STEP 6: Serve warm with rice and green beans.


    Danie's Portuguese Style Rice

    Yummy, tasty and the closest thing to linguiƧa I could find. 

    What You'll Need
    1/2 Cup Soy Chorizo
    1 1/2 Cups Jasmine Rice 
    2 Tablespoons Olive Oil
    2 Tablespoons Minced Garlic
    Red Pepper Flakes to taste
    Soy Margarine 

    STEP 1: Measure and rinse rice. Place in small sauce pan on stove. Bring water to a bowl and let simmer until cooked. 

    STEP 2: Place 1/2 cup of chorizo in pan with margarine on simmer until fried. About 7-10 minutes.

    STEP 3: When rice is cooked place in large mixing bowl. Stir in olive oil, chorizo and garlic. Once rice is mixed thoroughly, include red pepper flakes to your liking.



    Vegan Cocktail Sauce

    For me, cocktail sauce is all about the horseradish! 

    What You'll Need
    2 Roma Tomatoes
    1-2 Tablespoon horseradish sauce
    3 Tablespoons vegan ketchup
    1 Chopped Scallion

    STEP 1: Slice tomatoes and chop scallions. Measure ketchup and horseradish sauce.

    STEP 2: Place all ingredients in a food processor. Blend until sauce is smooth. 

    Sunday, November 21, 2010

    Thankful for a Friend: Images of Ali

    Ali is not a vegan - heck she's not even a vegetarian. She likes a good burger every now and again. But I will tell you that Ali has been one of the most eloquent and supportive people in my quest to become a vegan. She does not judge. She does not degrade. She does not question with negative intention. She is open to every and any vegan option, as we do sometimes grab dinner to catch up and realize that everything we've ordered is vegan from start to finish.

    In honor of Thanksgiving I want to thank my friend and co-worker Ali. Thank you for always lending a listening ear, a thoughtful response and cracking jokes as we float down the halls at lunchtime

    * * *

    Here are some additional reasons why I appreciate Ali.

    1. She gets it.
    She knows when to laugh, when to leave me alone and when we need to catch up. 

    "Yes, tell him he can come to dinner but we'll be talking about him."

    2. She is an intrepid soul. 
    There may have been a few times when we've looked each other laughing hysterically saying, 

    "Do you think we're a little over dressed for Portland on a Tuesday night?"
    "Oh well - who cares?"

    3. Laughing is normal and usually constant.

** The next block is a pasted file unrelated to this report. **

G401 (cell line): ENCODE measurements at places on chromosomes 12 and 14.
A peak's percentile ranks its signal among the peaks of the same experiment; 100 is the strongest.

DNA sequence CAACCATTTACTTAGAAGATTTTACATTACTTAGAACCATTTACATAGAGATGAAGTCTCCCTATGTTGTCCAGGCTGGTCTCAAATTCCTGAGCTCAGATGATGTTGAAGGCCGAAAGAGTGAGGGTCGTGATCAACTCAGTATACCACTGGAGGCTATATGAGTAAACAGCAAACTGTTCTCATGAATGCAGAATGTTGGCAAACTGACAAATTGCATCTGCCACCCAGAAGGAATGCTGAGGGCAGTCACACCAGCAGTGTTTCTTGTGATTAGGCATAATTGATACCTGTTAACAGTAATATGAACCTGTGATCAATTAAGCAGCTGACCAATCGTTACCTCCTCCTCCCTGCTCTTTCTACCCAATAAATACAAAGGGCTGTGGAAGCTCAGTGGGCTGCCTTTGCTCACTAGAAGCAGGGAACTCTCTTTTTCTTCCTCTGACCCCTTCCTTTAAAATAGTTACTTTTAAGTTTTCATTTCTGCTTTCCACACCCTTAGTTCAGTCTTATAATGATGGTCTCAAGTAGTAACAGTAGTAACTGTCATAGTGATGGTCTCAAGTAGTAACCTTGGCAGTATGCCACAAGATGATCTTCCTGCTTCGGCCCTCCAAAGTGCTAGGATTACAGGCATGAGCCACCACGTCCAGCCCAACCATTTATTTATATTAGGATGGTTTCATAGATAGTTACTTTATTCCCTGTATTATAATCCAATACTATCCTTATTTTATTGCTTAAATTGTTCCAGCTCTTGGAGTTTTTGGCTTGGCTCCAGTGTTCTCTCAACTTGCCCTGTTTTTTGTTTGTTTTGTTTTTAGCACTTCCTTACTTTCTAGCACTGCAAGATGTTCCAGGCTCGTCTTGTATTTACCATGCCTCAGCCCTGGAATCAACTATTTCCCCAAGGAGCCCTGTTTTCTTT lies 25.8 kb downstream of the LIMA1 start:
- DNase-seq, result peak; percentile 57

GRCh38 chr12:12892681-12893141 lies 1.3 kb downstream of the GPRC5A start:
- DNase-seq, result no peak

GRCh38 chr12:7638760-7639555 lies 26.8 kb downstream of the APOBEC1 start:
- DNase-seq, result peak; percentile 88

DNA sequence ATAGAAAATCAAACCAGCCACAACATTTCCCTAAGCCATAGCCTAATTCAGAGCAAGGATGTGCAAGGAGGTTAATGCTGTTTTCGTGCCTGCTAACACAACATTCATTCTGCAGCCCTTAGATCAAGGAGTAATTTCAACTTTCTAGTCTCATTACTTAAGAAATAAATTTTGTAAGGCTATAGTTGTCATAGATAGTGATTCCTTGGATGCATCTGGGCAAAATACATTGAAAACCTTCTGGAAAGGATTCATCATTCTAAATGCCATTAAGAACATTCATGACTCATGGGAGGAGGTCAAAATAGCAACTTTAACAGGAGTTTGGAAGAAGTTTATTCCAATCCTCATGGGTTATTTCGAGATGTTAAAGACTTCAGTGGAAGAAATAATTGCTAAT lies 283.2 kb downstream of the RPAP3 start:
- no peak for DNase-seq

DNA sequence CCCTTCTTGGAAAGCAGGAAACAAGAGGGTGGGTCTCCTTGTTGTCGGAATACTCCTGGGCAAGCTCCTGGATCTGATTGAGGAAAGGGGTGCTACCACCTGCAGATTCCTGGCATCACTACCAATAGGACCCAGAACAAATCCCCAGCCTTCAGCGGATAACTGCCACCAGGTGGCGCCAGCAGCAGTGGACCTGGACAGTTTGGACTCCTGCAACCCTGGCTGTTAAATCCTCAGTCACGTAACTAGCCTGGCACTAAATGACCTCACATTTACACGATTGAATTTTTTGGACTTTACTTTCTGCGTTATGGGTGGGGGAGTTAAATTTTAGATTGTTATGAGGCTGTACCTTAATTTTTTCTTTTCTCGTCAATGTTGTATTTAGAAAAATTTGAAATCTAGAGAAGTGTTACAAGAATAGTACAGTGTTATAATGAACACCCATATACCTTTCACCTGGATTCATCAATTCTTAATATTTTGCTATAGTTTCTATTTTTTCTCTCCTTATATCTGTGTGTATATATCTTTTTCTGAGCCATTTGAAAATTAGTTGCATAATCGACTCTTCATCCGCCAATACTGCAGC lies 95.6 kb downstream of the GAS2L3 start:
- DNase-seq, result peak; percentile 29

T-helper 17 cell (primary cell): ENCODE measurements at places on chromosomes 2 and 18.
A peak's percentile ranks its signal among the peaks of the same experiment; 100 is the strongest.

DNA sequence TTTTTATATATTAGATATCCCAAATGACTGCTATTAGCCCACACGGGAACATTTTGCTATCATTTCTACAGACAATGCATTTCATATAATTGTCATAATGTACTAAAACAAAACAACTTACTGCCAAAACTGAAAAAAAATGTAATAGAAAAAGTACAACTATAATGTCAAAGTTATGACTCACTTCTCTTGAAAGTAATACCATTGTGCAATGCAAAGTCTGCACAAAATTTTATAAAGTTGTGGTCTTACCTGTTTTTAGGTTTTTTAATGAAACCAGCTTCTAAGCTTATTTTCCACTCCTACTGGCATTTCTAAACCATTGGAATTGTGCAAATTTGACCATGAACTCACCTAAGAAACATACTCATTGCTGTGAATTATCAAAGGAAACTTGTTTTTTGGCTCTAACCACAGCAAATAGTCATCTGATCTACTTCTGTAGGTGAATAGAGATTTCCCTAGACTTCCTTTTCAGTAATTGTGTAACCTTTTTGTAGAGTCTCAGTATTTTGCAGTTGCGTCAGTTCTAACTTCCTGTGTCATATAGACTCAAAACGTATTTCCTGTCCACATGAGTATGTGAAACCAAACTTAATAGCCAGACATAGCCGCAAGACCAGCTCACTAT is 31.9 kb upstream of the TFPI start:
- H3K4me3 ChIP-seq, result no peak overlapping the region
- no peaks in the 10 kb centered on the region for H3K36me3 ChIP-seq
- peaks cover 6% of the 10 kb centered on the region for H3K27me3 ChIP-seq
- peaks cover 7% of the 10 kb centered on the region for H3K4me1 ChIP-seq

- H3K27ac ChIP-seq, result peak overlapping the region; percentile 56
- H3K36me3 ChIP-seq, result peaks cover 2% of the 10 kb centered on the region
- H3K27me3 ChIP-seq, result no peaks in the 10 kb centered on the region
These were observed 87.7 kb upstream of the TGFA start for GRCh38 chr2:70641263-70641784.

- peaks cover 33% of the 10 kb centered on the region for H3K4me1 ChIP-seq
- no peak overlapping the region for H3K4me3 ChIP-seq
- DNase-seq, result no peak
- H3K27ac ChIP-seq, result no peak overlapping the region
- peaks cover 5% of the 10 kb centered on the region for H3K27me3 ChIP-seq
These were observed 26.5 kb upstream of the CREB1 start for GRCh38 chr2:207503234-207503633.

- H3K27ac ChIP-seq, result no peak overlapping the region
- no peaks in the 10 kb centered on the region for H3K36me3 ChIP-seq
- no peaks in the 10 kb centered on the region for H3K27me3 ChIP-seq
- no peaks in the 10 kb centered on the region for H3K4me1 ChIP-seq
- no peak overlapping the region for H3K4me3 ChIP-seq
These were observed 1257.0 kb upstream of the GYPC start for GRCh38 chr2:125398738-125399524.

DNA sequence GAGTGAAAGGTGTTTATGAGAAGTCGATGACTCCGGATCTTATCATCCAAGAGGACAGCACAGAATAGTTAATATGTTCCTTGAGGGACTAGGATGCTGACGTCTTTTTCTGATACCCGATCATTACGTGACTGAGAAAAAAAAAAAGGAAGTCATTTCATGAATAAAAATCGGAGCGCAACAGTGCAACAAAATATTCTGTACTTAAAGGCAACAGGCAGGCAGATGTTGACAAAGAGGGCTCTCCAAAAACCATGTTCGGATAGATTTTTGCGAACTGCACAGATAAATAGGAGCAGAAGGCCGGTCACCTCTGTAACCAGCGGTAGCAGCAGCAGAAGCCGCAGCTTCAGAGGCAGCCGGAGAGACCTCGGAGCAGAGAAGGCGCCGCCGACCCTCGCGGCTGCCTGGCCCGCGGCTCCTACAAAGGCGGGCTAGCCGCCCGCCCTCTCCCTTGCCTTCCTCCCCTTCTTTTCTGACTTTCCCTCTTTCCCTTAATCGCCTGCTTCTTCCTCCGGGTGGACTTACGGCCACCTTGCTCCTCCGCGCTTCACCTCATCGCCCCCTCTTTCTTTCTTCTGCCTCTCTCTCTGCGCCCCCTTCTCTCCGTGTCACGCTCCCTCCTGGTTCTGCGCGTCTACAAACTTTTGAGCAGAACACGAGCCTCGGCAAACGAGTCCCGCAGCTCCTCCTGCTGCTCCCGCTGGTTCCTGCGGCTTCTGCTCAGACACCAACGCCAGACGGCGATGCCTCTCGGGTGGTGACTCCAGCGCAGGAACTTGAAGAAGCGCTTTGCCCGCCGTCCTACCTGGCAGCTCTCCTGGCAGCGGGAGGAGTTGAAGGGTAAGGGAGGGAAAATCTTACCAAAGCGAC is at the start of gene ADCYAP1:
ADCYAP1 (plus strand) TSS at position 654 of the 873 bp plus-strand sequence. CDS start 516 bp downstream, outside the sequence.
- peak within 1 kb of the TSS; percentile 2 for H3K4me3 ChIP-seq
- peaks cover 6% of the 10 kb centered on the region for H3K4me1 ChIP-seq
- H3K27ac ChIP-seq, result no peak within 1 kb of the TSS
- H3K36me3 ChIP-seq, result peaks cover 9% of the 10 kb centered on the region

If laughing makes you last, Ali and I will be laughing in the corner of El Rayo, margaritas in hand, for the next 80 years. Come visit us - we'll be ones being a little bit too loud with our chips & salsa.

    4. She appreciates the little things.
    The two us work hard at what we do. Ali definitely appreciates what she's been given and what she's made for herself.

    5. She has the spirit of a child.
    Surprisingly she never thinks my ideas are ridiculous. When I say, "Maybe you should rake in heels - that would be hilarious!!" Her response is, "Yes, let's do it!" 

    We've gotten ourselves into mounds of fortuitous adventures just by sharing the light-hearted spirit of a child.

    I hope you have a friend that brings out the best in you, like Ali brings out the best in me.


    So Thankful: Guest Blogger - Ali

    Last year at this time I was one month into home-ownership, was "knee deep in alligators" (as my father would say) with learning the ins and outs of what to do when your sump pump fails in the basement during a monsoon-like rain storm, what to do when a 70-foot evergreen tree does a 10-point landing across your entire backyard during aforementioned monsoon-like rain storm, and what to do when chunks of horsehair plaster wall come off with the 90-year old wallpaper that you're stripping in preparation of bringing your walls into the 21st century.

    Somewhere in between all the excitement of buying my first house solo, the whirlwind of renovation frenzy and late night painting after I got home from the office, I got the bright idea of hosting Thanksgiving at my house. My mom has her culinary arts degree and is a phenomenal cook; I had big shoes to fill. Thanksgiving is my favorite holiday because it centers on togetherness and reflection as well as an all-day eating affair. My first Thanksgiving was a success -- even though I got a late start cooking because I overslept, and dropped an entire pan of Brussels sprouts on the floor.

    I was able to celebrate the hard work my family and I had done to the house, gather my family around an antique table in my dining room, and start to compile my own holiday memories and traditions.

    One year later, I cannot believe how fast time flies and how truly blessed I am. I am thankful. For my parents who have sacrificed so much to raise my sister and me. Thankful for my beautiful sister, who shares my same sense of humor, love of Sephora and appreciation of rap music. Thankful for my furry little kittens who always seem to know when I need to cuddle. Thankful for music so gorgeous it makes me cry when I sing along, thankful for books and fashion magazines. Thankful for Miss Danielle, who puts up with me at the office, and still wants to hang out with me even though I have incessantly pestered her about going dancing for a good two years.

    As we enter into the holiday season, I am honoring the year that has passed, looking forward to spending time with the amazing people in my life and remembering just how lucky and fortunate I am.

    Happy Thanksgiving!!


    Friday, November 19, 2010